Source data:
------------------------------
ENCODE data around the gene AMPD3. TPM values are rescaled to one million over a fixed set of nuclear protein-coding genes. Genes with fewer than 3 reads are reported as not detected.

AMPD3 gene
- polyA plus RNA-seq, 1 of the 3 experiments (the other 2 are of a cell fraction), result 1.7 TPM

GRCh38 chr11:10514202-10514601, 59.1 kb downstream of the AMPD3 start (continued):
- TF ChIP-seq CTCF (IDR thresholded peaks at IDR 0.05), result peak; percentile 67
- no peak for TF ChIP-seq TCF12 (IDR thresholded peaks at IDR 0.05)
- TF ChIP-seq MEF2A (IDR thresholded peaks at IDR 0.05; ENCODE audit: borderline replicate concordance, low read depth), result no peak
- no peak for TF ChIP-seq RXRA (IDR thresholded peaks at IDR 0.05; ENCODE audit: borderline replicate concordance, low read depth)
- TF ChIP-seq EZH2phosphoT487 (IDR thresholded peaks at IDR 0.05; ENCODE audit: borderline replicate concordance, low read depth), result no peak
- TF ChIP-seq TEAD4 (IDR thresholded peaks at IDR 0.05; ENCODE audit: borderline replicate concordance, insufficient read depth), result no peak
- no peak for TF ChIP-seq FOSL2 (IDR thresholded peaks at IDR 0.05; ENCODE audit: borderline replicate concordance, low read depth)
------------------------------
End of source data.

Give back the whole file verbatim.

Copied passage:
ENCODE data around the gene AMPD3. TPM values are rescaled to one million over a fixed set of nuclear protein-coding genes. Genes with fewer than 3 reads are reported as not detected.

AMPD3 gene
- polyA plus RNA-seq, 1 of the 3 experiments (the other 2 are of a cell fraction), result 1.7 TPM

GRCh38 chr11:10514202-10514601, 59.1 kb downstream of the AMPD3 start (continued):
- TF ChIP-seq CTCF (IDR thresholded peaks at IDR 0.05), result peak; percentile 67
- no peak for TF ChIP-seq TCF12 (IDR thresholded peaks at IDR 0.05)
- TF ChIP-seq MEF2A (IDR thresholded peaks at IDR 0.05; ENCODE audit: borderline replicate concordance, low read depth), result no peak
- no peak for TF ChIP-seq RXRA (IDR thresholded peaks at IDR 0.05; ENCODE audit: borderline replicate concordance, low read depth)
- TF ChIP-seq EZH2phosphoT487 (IDR thresholded peaks at IDR 0.05; ENCODE audit: borderline replicate concordance, low read depth), result no peak
- TF ChIP-seq TEAD4 (IDR thresholded peaks at IDR 0.05; ENCODE audit: borderline replicate concordance, insufficient read depth), result no peak
- no peak for TF ChIP-seq FOSL2 (IDR thresholded peaks at IDR 0.05; ENCODE audit: borderline replicate concordance, low read depth)